The ending of the book can be seen as an open-ended passageway asking the reader to imagine the rest of Ruku’s life. Within the context of the narrative structure, the ending marks the completion point in the circle of Ruku’s story. Ruku literally begins chapter one by telling her story in hindsight. The present captures the final days of Rukmani’s life as she reminisces on what has come before. As narrator, Rukmani takes us on a tour through the past events that lead up to the present.
The ending of the novel is satisfying as a closure to one chapter of Ruku’s life, but the beginning of the novel marks the close to Ruku’s real life story. At the beginning of Nectar in a Sieve we see that she is with her children and grandchildren, and that her adopted son, Puli, is still with her, having staved off fatal leprosy. Ruku has lost her husband and is losing her sight, and her life is coming to a close.
It’s important that the book opens, but doesn’t end, with Ruku’s consideration of her dying days. If Ruku faced death at the structural end of the novel, the whole affair would be a clear story about the fruitlessness of suffering, a tale of misery capped by death. Instead, Ruku ends the novel on a hopeful note. She has returned home to her happy place, has her family by her side, and a new chapter of her life lies before her. We know she is aging, and so her dying days are inevitably upon her, but Markandaya doesn’t want her death to be the take-home message of the whole novel.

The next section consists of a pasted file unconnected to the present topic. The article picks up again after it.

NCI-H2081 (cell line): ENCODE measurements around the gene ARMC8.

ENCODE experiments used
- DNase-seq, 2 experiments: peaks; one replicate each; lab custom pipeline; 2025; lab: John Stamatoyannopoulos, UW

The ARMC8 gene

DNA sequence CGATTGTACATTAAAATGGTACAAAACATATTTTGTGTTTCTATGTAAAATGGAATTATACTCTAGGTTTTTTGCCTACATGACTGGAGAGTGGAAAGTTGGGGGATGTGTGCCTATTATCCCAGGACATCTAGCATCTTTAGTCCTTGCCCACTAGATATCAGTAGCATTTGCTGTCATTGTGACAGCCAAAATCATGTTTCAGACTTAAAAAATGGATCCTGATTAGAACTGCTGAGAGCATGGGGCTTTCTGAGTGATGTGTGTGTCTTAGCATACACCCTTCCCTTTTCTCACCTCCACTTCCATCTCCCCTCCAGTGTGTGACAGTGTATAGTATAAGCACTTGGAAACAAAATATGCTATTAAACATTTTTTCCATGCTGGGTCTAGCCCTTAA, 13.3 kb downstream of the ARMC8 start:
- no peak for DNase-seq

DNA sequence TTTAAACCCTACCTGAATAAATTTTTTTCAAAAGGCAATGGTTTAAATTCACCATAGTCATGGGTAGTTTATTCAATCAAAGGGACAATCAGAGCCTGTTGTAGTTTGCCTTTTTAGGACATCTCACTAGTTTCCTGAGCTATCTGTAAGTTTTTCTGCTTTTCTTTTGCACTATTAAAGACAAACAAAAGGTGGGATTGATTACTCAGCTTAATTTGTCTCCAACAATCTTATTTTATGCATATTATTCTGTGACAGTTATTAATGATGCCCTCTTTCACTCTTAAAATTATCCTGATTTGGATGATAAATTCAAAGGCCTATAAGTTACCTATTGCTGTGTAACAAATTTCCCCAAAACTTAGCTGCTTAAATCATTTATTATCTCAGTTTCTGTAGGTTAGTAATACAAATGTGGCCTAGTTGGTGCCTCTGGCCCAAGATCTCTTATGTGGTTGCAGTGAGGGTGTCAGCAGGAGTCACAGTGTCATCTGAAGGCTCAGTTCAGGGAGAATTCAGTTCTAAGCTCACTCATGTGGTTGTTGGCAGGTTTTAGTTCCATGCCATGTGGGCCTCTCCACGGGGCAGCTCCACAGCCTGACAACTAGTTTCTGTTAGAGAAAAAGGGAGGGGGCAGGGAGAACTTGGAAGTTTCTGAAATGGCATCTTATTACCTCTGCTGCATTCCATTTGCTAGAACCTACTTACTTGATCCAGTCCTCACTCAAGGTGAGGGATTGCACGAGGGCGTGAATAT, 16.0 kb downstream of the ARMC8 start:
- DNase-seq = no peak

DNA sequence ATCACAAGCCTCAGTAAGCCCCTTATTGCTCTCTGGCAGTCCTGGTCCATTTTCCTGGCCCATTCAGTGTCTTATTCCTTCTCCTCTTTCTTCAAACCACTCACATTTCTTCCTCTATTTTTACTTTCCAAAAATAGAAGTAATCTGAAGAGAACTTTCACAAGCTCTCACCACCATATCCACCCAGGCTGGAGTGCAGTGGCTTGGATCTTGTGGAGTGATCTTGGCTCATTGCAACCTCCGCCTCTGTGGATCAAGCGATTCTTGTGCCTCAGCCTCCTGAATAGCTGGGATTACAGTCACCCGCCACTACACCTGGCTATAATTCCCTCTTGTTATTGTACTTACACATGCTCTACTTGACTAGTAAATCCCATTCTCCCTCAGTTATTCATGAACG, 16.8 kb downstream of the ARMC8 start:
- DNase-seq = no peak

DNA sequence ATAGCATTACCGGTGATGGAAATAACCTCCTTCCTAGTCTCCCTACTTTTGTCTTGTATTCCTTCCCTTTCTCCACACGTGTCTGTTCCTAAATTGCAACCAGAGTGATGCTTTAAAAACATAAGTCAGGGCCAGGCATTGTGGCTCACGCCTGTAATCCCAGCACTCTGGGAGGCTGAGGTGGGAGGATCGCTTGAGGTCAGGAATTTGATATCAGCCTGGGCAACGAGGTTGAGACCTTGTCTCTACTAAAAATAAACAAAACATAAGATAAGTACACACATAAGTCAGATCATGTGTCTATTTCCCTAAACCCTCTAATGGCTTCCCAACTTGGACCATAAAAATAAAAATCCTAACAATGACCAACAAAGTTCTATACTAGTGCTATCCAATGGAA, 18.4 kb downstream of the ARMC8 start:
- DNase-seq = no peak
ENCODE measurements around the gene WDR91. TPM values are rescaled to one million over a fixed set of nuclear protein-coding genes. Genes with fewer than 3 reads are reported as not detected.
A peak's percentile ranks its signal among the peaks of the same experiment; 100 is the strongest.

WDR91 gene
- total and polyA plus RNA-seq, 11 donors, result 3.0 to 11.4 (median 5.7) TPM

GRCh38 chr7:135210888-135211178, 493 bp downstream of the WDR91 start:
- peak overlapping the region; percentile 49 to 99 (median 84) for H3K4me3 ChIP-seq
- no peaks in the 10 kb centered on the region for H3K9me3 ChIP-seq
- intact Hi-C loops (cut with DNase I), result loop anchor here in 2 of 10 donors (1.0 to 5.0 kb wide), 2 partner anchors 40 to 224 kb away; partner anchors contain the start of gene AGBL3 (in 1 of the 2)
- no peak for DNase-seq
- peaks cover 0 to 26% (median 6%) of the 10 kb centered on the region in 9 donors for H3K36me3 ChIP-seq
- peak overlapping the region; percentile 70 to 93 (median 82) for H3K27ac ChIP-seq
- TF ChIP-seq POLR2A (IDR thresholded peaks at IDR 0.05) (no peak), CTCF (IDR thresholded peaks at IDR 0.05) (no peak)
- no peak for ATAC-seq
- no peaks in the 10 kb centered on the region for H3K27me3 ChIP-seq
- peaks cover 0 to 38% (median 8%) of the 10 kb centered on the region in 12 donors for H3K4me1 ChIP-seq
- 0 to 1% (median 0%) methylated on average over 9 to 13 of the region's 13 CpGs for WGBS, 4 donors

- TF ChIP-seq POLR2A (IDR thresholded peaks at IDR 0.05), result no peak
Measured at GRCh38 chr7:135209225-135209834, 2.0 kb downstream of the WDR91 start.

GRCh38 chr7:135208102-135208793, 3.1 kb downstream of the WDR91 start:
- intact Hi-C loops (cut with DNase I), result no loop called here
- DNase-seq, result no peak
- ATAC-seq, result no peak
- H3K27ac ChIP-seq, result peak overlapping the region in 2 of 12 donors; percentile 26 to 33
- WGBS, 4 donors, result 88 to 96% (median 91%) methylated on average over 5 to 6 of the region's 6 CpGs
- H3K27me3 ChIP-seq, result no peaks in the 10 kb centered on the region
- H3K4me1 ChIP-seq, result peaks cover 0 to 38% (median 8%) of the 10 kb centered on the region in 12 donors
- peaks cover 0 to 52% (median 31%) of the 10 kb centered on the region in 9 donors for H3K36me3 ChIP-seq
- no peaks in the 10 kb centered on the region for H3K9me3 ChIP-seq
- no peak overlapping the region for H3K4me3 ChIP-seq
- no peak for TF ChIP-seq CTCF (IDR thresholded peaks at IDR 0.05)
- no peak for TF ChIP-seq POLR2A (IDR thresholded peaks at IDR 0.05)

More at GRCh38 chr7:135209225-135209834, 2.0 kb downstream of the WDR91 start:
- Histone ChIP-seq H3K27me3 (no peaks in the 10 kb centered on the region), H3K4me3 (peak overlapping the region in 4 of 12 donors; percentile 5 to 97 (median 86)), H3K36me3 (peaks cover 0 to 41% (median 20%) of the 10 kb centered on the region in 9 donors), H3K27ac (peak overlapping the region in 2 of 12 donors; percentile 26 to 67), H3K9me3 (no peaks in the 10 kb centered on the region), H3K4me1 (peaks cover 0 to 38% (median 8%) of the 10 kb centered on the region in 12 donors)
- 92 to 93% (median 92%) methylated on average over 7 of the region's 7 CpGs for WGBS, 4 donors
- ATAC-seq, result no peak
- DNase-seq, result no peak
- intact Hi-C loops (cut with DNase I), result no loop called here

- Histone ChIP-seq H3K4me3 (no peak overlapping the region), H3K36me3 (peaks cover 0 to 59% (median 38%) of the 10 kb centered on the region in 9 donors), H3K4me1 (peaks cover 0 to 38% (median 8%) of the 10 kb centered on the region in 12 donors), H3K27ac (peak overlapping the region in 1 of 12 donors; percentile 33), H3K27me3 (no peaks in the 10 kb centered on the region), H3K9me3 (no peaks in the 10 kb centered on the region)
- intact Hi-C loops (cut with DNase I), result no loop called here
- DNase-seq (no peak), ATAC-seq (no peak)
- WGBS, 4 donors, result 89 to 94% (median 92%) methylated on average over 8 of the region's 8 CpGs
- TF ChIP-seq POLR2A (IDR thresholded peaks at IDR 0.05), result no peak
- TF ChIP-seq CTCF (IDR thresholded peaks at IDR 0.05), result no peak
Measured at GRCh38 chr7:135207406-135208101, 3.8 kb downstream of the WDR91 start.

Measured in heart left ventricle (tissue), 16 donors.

Instead, as scholar Indira Ganeshan notes in her introduction to the novel, the book ends with the word "later," which can be taken to indicate promise and hope of the future. The end of the book invites the reader to imagine the future. To learn what actually happens "later," one need only to flip to page one. But to feel the inspiring promise and endurance of the future-which is the real gift of Markandaya’s novel-one needs only to close the book, and rest thoughtfully on its final word.